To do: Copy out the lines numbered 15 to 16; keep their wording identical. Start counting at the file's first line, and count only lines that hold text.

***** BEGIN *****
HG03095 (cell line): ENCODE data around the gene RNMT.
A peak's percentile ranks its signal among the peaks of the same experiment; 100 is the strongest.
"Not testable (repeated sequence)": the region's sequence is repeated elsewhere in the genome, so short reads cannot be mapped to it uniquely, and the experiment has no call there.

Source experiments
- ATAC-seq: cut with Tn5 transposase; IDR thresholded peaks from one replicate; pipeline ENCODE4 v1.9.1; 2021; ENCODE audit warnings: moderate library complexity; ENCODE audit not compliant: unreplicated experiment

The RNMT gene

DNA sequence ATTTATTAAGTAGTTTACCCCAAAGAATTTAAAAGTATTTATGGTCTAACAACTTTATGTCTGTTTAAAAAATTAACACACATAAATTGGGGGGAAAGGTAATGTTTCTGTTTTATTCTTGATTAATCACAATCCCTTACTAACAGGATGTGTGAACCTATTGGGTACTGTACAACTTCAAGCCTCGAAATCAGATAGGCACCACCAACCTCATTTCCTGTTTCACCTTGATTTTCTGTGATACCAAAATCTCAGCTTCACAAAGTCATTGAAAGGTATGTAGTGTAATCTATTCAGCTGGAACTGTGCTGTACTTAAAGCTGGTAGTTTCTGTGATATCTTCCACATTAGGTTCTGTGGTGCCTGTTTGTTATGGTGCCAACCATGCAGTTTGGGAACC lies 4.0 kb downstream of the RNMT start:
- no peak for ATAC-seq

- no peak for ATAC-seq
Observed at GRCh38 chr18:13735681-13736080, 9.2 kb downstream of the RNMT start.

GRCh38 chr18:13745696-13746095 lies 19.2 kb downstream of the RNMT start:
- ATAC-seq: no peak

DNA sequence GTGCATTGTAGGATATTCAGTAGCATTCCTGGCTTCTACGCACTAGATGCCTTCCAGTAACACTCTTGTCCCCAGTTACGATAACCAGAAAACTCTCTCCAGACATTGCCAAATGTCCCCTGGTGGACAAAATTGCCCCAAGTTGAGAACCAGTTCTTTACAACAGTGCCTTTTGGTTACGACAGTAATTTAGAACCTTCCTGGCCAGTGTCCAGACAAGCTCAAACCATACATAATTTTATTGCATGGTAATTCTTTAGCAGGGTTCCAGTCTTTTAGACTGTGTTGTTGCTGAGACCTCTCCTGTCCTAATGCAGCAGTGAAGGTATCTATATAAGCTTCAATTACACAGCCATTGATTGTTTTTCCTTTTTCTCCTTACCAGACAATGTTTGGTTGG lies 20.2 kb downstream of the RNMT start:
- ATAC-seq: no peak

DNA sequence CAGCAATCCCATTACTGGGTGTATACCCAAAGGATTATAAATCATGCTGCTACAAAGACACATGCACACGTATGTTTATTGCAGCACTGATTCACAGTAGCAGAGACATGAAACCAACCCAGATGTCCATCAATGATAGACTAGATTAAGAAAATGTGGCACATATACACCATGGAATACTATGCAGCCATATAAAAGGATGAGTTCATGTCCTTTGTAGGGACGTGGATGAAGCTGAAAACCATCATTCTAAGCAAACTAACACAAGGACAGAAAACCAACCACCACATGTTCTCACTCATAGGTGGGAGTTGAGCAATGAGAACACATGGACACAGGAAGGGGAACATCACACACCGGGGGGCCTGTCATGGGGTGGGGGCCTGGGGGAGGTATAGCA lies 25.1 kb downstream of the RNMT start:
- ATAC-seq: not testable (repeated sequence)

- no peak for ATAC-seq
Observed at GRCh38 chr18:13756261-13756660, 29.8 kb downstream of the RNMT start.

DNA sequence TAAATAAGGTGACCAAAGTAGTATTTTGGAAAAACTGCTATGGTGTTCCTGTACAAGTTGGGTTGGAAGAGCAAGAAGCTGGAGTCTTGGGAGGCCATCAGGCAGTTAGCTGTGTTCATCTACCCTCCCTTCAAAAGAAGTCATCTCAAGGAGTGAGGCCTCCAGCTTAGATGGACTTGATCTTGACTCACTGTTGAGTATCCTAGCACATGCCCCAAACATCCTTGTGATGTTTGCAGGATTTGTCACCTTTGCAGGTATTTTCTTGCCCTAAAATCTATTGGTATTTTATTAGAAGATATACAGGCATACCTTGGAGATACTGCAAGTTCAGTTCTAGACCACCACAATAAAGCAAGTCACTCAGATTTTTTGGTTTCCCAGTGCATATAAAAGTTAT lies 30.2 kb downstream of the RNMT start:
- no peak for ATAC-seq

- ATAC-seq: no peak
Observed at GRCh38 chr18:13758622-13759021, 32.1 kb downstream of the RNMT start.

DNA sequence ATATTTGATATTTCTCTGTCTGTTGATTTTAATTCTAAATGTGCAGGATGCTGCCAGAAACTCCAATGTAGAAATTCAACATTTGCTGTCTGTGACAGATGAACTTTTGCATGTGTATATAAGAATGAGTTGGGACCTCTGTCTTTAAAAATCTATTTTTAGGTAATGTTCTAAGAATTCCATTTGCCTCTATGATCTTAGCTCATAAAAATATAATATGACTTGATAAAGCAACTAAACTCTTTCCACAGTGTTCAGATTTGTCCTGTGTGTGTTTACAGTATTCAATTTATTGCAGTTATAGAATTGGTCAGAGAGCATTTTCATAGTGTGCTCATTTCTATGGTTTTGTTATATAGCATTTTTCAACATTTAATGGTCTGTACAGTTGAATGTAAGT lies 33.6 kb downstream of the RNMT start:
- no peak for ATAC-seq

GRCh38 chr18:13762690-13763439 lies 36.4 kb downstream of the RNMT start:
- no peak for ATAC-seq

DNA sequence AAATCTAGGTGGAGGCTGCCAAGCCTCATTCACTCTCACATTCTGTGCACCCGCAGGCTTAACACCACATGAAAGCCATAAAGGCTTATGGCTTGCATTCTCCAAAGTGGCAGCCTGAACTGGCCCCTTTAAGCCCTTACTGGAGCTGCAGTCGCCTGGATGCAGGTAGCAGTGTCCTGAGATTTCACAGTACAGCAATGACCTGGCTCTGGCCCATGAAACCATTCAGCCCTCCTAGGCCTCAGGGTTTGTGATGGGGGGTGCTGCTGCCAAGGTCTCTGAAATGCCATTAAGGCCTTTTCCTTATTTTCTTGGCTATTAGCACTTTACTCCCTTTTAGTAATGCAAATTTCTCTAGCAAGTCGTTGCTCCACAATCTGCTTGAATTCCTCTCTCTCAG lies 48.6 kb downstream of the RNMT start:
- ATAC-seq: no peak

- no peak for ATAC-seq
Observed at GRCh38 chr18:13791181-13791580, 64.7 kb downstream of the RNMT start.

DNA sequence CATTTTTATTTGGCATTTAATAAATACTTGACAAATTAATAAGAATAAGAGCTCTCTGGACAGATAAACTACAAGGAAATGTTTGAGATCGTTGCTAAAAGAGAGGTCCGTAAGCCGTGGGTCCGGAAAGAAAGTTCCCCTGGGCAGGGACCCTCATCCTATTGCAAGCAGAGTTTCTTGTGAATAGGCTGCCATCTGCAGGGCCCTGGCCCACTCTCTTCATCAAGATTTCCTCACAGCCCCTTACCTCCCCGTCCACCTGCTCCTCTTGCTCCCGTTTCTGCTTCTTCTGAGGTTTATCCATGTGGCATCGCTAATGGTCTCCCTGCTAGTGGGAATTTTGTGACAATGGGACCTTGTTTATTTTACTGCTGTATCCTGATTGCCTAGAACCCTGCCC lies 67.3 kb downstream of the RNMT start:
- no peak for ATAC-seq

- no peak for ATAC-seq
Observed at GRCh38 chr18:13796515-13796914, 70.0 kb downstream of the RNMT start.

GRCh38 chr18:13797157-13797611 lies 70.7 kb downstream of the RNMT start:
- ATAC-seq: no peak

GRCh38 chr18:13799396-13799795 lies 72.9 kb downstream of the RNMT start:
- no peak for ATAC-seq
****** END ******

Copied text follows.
DNA sequence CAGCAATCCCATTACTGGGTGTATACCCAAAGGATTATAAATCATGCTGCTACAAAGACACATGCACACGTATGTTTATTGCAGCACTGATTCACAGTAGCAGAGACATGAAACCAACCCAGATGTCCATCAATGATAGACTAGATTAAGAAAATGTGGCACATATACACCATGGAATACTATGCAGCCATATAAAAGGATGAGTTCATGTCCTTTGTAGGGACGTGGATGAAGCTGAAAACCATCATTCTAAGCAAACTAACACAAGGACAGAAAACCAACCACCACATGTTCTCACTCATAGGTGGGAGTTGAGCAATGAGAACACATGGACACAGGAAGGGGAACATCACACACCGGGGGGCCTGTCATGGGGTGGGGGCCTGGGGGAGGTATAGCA lies 25.1 kb downstream of the RNMT start:
- ATAC-seq: not testable (repeated sequence)